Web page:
Days of the 'bank job' are numbered, report suggests
The number of robberies on British bank branches has dropped by 90% in the past decade, figures from the British Bankers Association suggest.
The BBA said there were 66 robberies in 2011, compared to 847 in 1992.
The drop has been attributed to a raft of innovative technologies making it extremely difficult for "traditional" robbery tactics to work.
"Banks are working hard to confine armed robberies to the world of TV dramas," BBA chief Anthony Browne said.
"Being caught up in a bank job is a terrifying ordeal for staff and customers that can scar lives for decades.
"It's great to see that the number of these crimes have fallen sharply in recent years. Anyone trying to rob a bank now faces much better CCTV, protective screens that can rise in less than a second and even special fog designed to disperse criminals.
"Banks will continue to work closely with each other, post offices and the police to make such raids a thing of the past."
A similar trend has been noted in the US, where FBI figures for 2012 put the number of bank robberies nationwide at 3,870 - the lowest in decades.
In an effort to deter criminals and make branch workers safer, banks have made significant investments in security technology.
These range from simple barriers - which drop down when a panic button is pressed - to special "fog" that disorientates criminals.
"DNA" spray is another common deterrent - robbers are coated with a unique, traceable material that is extremely difficult to wash off skin and can prove that a suspect was at the premises of a robbery.
Combined, the measures mean the risks outweigh any potential gains - particularly as bank branches typically store less cash on the premises than in previous years.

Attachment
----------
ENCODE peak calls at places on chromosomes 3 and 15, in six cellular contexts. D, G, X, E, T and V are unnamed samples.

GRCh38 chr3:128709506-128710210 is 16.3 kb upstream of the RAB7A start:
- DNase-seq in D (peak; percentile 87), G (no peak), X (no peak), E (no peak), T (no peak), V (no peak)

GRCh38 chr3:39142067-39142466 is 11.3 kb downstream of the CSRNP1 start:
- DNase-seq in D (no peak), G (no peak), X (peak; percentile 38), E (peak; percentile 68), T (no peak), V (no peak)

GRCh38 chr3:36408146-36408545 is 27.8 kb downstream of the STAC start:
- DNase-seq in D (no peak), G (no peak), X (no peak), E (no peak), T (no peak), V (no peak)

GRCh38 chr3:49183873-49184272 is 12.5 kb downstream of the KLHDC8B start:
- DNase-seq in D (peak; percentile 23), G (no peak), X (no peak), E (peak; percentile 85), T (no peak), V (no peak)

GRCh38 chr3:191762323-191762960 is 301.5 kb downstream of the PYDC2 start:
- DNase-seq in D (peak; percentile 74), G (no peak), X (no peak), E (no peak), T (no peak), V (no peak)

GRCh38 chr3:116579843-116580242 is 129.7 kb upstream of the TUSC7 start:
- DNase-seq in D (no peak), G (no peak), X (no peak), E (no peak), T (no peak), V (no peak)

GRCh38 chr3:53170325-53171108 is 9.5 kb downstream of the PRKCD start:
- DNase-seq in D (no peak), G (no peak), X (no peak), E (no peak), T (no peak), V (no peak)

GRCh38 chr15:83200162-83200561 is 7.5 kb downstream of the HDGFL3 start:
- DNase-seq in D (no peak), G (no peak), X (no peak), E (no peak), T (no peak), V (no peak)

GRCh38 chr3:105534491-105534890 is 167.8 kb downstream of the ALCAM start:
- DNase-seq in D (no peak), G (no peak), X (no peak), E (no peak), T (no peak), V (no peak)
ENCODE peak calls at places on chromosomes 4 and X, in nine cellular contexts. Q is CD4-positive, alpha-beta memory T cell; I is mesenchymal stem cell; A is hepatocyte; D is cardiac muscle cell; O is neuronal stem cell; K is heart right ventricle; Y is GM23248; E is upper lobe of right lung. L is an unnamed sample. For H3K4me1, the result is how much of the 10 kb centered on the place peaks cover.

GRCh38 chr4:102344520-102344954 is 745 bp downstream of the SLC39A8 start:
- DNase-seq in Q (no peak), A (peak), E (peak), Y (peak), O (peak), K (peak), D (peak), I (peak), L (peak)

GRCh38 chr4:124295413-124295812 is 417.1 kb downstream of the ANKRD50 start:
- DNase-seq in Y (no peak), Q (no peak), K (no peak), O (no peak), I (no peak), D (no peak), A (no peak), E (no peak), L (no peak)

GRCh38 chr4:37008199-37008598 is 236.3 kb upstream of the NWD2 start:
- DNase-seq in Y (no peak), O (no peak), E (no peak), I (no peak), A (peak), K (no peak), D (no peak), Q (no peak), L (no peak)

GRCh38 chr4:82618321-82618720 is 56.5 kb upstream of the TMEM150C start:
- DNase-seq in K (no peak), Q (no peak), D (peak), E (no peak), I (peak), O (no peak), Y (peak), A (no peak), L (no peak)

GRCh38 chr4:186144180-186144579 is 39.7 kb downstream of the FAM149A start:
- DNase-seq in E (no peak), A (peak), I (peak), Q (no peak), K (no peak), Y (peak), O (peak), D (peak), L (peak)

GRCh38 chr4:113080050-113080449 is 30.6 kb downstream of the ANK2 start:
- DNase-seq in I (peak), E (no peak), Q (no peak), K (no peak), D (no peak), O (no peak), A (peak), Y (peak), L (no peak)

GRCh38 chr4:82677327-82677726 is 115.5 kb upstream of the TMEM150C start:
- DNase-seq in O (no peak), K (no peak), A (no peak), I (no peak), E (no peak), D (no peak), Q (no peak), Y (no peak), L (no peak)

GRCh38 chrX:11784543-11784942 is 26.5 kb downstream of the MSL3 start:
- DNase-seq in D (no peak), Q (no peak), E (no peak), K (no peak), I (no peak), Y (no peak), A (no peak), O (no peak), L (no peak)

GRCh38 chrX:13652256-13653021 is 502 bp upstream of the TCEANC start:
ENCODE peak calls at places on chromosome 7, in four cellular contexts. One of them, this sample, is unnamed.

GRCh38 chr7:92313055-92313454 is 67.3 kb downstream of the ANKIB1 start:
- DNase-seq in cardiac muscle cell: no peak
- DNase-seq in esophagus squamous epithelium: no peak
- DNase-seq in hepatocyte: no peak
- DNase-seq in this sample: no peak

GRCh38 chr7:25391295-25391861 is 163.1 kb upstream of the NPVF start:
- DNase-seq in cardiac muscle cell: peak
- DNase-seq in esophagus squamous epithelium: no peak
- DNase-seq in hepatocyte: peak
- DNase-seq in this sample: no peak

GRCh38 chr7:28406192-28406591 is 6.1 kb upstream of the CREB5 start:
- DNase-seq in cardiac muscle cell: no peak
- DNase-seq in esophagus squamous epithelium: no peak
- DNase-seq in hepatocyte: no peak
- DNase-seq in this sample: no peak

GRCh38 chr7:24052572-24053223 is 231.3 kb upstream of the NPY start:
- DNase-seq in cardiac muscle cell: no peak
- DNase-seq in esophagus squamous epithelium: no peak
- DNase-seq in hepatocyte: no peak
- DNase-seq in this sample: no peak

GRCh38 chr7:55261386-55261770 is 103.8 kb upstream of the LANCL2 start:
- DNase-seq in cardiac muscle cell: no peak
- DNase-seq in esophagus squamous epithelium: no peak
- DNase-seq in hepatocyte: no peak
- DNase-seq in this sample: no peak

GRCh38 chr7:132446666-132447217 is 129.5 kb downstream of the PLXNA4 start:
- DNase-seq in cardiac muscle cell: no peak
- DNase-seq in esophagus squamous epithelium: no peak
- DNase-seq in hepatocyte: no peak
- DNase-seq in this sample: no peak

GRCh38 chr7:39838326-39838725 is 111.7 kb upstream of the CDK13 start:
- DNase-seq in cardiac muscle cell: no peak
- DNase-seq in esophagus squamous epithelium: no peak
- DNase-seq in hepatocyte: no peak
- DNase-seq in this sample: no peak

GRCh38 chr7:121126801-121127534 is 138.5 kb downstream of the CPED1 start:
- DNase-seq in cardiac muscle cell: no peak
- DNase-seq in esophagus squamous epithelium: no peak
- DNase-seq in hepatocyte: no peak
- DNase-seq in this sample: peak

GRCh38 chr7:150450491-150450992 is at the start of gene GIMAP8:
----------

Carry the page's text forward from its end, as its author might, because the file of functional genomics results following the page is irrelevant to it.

Shift to online
However, while brute-force bank robberies are dropping, banks - and their customers - are still under threat from crime.
Official statistics from the Met Police confirm that business robberies were down 31% in London over the past decade, reports the BBC's business correspondent Joe Lynam, but some thieves have switched their focus to the vehicles that transport money between banks.
More significant is the growing rate of cyber-crime relating to banks and other financial transactions.
Recently, 40 million credit card details held by major US retail chain Target were compromised and are now being sold online. The attack, according to one security researcher, originated in Ukraine.
In a separate attack, criminals based in New York obtained $45m (£29m) by accessing a database of information used by cash machines. Seven men were charged in May.
Beyond bank details, hackers - the new generation of robbers - are also scooping up personal details and packaging them up to be sold on.
Full dossiers of information about an individual, including bank details, are routinely sold on the online black market for around $30, a recent study suggested.
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